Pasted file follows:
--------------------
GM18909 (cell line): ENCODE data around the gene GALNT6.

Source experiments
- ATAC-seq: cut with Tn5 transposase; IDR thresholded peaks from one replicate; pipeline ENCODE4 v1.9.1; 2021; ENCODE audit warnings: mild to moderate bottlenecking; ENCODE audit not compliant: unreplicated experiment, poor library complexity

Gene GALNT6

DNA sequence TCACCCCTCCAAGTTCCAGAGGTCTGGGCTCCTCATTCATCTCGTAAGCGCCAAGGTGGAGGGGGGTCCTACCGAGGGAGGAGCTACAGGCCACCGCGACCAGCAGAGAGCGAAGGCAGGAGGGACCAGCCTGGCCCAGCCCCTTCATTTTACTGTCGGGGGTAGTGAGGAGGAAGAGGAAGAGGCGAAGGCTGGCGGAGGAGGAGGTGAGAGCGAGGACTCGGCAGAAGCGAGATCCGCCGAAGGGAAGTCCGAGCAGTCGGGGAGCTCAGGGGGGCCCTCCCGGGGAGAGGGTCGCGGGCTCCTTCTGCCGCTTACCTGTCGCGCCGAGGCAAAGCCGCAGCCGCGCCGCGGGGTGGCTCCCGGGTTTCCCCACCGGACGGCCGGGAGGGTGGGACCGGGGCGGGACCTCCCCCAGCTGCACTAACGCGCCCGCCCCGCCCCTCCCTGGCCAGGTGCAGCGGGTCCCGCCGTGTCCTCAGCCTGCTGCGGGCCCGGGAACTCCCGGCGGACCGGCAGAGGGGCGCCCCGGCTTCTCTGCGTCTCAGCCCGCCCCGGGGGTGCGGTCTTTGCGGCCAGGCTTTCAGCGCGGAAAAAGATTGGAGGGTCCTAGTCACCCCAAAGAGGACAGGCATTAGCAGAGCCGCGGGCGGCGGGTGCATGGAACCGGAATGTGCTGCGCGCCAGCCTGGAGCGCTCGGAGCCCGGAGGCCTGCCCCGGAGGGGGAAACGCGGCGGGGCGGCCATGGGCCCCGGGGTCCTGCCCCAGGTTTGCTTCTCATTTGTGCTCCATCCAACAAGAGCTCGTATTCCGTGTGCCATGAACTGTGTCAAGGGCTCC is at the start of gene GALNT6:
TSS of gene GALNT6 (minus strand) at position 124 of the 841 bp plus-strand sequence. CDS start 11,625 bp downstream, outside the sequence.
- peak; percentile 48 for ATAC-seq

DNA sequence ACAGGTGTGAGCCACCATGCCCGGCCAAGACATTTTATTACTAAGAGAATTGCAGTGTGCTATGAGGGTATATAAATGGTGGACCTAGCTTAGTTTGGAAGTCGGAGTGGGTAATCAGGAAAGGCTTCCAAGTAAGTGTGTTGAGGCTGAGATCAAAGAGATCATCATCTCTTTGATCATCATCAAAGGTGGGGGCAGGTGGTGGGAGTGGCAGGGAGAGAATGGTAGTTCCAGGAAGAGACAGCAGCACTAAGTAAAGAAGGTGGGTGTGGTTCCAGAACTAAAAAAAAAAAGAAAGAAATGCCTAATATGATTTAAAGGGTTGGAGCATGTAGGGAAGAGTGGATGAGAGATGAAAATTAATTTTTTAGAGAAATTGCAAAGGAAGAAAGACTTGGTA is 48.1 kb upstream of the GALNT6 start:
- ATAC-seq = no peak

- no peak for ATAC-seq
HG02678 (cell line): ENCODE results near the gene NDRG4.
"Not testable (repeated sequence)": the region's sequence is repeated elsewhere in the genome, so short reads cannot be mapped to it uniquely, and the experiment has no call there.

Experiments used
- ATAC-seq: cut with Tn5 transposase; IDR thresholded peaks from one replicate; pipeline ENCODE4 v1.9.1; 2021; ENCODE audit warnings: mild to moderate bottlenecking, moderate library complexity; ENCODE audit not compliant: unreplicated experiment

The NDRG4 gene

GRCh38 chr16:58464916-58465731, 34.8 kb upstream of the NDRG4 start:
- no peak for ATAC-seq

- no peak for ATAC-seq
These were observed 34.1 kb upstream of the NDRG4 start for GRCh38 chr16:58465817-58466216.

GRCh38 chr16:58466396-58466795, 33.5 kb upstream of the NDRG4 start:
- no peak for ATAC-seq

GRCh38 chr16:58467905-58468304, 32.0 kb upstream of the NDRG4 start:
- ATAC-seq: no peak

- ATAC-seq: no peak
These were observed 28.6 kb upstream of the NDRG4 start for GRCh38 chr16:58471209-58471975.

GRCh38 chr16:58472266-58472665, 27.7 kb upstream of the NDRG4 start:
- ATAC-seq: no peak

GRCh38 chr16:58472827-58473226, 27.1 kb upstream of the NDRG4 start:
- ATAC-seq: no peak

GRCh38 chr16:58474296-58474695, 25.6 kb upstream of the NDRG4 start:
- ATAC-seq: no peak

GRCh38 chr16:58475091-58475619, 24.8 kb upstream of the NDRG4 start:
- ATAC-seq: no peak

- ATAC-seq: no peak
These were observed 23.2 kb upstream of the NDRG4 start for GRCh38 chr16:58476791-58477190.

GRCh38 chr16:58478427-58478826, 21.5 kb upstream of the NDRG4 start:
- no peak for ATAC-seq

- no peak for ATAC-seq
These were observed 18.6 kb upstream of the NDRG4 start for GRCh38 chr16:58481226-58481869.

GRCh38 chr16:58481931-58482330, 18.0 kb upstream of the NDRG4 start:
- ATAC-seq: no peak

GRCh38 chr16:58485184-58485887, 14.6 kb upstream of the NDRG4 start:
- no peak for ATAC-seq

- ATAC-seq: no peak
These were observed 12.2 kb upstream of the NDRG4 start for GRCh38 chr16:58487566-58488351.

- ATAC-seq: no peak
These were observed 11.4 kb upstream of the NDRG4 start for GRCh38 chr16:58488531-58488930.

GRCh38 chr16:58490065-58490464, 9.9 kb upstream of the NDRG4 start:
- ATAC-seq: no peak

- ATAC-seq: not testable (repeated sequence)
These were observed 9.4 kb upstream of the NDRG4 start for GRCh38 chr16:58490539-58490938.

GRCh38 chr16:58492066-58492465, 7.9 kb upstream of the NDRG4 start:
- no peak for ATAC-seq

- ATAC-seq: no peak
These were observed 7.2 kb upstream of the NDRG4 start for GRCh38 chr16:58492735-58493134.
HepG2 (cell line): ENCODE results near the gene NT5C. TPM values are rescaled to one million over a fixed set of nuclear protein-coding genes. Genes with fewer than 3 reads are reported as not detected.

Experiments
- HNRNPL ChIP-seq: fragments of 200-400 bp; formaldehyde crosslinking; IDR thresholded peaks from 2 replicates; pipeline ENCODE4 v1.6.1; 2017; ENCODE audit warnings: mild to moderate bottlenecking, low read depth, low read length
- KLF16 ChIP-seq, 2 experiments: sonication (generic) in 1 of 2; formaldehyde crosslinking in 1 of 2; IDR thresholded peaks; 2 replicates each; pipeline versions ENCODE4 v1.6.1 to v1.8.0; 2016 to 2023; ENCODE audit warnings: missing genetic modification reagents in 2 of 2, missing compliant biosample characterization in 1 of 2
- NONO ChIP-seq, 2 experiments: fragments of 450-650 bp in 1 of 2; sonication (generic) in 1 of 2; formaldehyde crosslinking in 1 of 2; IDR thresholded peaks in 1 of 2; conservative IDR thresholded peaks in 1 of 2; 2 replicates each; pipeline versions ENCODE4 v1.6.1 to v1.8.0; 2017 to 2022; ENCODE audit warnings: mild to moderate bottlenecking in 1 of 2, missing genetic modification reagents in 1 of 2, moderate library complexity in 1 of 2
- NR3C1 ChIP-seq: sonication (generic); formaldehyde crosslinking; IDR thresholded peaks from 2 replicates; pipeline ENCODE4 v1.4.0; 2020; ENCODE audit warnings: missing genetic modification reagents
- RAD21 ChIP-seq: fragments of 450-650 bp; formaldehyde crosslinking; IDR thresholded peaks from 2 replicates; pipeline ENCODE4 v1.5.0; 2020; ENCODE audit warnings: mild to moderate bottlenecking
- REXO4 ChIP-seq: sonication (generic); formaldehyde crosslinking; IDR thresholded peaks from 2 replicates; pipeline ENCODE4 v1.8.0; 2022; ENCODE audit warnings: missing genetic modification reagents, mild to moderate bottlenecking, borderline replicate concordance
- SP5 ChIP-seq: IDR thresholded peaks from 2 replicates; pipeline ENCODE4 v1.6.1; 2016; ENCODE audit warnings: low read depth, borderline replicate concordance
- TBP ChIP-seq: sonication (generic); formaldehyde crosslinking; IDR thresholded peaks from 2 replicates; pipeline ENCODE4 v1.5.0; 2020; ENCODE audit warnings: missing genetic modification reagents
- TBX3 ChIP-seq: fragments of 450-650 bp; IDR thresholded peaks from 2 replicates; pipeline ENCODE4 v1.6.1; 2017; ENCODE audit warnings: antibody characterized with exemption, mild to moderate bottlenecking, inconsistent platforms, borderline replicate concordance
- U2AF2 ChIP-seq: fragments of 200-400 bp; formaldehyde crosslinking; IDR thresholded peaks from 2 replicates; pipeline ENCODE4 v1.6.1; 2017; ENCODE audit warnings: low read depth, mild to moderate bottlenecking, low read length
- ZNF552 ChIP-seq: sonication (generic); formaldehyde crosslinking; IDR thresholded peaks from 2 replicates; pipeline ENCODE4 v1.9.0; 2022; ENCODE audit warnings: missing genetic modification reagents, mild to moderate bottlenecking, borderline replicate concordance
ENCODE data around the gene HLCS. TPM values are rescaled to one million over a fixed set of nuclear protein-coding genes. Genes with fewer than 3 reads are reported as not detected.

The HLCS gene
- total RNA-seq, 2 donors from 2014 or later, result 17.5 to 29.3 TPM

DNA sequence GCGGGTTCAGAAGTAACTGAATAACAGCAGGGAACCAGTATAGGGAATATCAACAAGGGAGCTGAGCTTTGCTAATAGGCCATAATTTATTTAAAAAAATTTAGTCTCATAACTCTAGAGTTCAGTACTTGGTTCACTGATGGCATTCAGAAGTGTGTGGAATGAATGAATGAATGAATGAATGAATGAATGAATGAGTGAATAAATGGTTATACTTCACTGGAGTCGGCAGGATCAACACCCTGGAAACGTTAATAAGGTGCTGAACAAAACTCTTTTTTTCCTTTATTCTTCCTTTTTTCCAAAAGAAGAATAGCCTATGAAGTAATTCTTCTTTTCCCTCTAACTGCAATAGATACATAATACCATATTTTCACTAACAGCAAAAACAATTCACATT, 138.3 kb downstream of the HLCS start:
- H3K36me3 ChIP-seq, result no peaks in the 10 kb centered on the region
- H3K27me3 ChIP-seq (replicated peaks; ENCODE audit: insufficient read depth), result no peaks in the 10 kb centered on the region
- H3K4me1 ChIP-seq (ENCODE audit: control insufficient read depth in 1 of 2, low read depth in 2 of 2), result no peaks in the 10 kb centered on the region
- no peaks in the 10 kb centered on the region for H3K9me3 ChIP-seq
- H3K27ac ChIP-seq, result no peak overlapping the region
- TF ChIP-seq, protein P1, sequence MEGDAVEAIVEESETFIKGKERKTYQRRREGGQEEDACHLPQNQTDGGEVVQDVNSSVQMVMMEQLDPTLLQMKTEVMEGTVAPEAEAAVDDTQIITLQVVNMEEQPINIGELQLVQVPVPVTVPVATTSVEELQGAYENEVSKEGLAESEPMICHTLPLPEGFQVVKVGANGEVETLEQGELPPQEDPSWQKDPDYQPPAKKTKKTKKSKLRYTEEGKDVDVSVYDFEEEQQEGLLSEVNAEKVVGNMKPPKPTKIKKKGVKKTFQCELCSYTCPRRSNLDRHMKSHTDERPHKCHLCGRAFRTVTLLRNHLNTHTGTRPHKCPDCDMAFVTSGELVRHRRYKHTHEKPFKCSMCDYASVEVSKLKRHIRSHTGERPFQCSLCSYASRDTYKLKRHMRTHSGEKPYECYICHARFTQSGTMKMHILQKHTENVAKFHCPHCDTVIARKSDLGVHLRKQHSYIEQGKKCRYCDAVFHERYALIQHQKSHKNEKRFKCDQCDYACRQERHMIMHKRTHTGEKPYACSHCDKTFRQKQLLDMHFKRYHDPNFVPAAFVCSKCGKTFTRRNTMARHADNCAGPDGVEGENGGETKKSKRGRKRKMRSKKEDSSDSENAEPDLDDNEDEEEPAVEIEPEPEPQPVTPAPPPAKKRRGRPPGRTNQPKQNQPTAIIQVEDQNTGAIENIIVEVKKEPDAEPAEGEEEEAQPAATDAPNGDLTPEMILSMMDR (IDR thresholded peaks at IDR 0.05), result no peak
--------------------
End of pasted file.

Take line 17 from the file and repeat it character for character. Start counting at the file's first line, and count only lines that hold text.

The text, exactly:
- no peak for ATAC-seq